Breathing deeply, she rolled back her shoulders and loosened her grip. She had to let down the guard she'd perfected over the years. Topple the barriers her mother had taught her to erect, barriers Mom wasn't strong enough to maintain herself.
Kylie allowed the sensations that had been hovering on the brink of her consciousness all day to take over. She took another deep breath through her nose and sidled to the left a few stepsright to the place where Mom had slipped the noose over her head and jumped.
She gulped around the lump in her throat. "Why, Mom?"
A gush of cool air swirled past her, and she hunched her shoulders. With her senses on high alert and her mind an open portal, all manner of otherworldly phenomena had access to her very being. But she wanted to focus on just one tragedy of the past. She let the others roll across her mind and body, filtering with every ounce of her will, squeezing the necklace in her hand so hard, the imprint of the chain burned into her skin.
A jolt of terror stabbed her chest, and her body bucked. Fear so strong she could sense the metallic aftertaste in her mouth swept through her limbs, weakening her knees. She sagged against the railing.
"Were you afraid before you did it, Mom?"
A cold presence pressed against Kylie's back, forcing her against the railing. She couldn't open her eyes, couldn't turn around couldn't breathe.
She sifted through the images and messages cascading through her brain. She scrambled to locate her mom's spirit.
This thing behind her, this malevolent force had nothing to do with Mom's tragedy. Did it?
The wood railing digging into her ribs creaked. The noise pierced the fog of her self-induced trance. She shook her head, choking and gasping for breath as if she'd just hauled herself out of deep water. She pushed toward the surface of her consciousness, infusing her limp body with strength.
As she gained control of her muscles, she twisted around to confront the force behind her. As she turned, the balustrade cracked beneath her weight.
She teetered on the edge of the landing, her arms flailing at her sides like a pair of useless wings. As she pitched forward, she made a last desperate grab for the railing. Her palm slapped against one of the decorative slats of wood that comprised the balustrade and she clutched it, her fingers wrapping around the wood.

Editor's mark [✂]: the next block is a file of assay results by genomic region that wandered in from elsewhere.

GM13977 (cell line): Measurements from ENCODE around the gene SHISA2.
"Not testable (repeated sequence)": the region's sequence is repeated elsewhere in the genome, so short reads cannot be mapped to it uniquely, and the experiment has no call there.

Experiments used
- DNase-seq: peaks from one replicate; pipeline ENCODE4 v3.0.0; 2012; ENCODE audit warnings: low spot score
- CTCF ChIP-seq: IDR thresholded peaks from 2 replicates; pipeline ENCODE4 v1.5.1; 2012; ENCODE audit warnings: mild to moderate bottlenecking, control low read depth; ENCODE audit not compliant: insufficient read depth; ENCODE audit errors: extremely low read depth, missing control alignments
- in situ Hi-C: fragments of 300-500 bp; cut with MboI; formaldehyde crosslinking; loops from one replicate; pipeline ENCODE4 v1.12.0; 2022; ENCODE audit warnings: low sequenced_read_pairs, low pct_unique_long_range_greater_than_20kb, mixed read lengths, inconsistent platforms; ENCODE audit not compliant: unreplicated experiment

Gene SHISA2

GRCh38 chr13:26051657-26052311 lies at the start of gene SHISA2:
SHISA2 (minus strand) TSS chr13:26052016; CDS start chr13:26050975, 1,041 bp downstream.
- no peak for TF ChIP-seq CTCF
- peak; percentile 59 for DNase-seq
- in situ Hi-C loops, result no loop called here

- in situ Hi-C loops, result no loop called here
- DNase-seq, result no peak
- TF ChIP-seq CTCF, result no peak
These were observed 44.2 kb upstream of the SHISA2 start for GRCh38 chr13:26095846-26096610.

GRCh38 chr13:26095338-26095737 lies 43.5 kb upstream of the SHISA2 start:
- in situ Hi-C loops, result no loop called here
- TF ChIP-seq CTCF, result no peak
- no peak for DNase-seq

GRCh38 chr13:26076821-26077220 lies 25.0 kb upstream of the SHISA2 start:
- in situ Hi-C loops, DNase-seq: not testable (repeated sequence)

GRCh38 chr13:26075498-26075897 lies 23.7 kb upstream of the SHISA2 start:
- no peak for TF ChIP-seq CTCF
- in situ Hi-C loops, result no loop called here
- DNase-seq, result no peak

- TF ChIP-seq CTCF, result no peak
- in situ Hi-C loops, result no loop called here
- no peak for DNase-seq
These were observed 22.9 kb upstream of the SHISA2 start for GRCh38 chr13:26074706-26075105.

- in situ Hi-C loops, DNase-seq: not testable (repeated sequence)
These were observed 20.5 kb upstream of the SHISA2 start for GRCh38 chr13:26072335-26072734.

Her body fell and then yanked to a stop. She dangled over the tiled hallway, her body swaying slightly as her arm twisted. She tilted her head back to stare up at the empty landing.
What did she expect to see, a grinning ghost? A flesh-and-blood person? Something or someone had forced her against that railing so hard it broke. She would've cracked her skull on the tile floor if she hadn't come out of her trance and made a last grab for the slab of wood she now clutched like a lifeline.
Glancing down, she bicycled her legs, trying to judge the distance to the floor or at least the next landing. Could she swing in and make it to the second floor?
She licked her lips. She might get her feet to the next landing, but then what? If she let go and tried to jump, she'd hurtle to the tile.
With her sweaty palms, she tightened her grip on the slab of wood. She swung her legs toward the second-floor landing to test the distance. The toes of her sandals skimmed the balustrade. Maybe she gasped. During the Tarzan stunt, her piece of railing shifted. If that came loose, she'd be toast.
She gulped back a sob. If she'd stashed her cell phone in the front pocket of her jeans, she could make a call to the Coral Cove P.D., but she'd tucked her phone in the side compartment of her purse.
Was this why Mom had called her to Columbella House, to meet the same fate? Not quite the same. Mom had engineered her own drop from the landing.
Or had she?
The presence behind Kylie had been evil. If she'd channeled Mom's spirit, maybe that same presence had been with her mother up there, too.
Her shoulder ached and her fingers were cramping. How much longer could she hold on?
Her gaze shifted down again and she caught her breath. A glow of light had appeared on the second-floor landing. Maybe she'd been in such a deep trance, she only thought the presence behind her had come from the spirit world. Maybe a human had stood behind hera human who had come back to protect the secrets of Columbella.
Her heart pounded and her hand slipped a little more. Then she saw ita grotesquely huge shadow on the second-floor landing, its arms reaching out for her dangling legs.